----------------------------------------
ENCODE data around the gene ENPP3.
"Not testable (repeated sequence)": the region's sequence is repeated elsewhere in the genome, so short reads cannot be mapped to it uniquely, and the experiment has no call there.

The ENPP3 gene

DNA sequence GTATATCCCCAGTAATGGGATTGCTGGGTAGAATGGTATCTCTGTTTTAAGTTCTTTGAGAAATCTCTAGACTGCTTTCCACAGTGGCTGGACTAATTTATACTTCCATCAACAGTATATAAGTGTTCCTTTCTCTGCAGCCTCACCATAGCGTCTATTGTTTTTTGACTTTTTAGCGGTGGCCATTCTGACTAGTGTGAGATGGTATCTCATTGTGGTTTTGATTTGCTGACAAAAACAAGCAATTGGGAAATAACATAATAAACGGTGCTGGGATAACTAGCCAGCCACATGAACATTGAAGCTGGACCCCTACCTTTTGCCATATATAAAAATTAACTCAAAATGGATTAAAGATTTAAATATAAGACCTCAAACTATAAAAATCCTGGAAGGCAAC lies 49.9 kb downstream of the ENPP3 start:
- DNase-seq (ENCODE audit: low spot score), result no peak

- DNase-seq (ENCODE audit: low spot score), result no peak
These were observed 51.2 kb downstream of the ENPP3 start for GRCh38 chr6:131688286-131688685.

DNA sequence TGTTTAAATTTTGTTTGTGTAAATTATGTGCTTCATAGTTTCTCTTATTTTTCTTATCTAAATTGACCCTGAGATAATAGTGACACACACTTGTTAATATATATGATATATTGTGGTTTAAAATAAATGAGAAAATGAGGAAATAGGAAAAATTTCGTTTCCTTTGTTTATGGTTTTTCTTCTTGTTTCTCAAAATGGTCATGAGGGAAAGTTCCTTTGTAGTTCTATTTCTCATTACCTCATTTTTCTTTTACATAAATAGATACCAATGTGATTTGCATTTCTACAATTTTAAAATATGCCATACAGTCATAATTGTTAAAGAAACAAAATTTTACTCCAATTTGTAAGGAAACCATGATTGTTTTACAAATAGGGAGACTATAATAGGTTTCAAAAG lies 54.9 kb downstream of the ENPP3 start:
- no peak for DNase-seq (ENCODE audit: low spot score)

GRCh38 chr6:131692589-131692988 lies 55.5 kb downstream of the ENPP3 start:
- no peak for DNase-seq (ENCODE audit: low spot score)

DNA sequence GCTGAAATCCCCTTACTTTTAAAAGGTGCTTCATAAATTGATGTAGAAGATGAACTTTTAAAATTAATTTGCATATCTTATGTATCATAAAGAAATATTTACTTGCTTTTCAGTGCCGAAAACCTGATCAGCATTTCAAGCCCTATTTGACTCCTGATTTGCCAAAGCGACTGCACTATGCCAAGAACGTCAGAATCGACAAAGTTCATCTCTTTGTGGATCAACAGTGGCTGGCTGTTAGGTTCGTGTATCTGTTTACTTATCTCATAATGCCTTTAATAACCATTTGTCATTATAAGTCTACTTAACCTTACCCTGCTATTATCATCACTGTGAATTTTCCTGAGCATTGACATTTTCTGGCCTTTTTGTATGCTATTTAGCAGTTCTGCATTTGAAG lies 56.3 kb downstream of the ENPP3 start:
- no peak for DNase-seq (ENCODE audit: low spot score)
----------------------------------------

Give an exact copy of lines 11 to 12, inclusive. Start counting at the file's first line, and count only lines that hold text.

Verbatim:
- no peak for DNase-seq (ENCODE audit: low spot score)

DNA sequence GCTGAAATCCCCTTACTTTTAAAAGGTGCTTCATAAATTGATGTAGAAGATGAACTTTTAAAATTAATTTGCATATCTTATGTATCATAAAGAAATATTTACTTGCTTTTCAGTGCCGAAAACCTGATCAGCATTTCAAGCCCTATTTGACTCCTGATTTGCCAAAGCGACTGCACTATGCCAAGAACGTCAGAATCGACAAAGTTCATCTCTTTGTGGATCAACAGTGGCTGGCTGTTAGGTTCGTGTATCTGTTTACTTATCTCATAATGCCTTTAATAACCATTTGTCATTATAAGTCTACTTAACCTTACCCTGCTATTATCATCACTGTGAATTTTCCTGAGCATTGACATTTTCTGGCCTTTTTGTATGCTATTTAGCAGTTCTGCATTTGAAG lies 56.3 kb downstream of the ENPP3 start: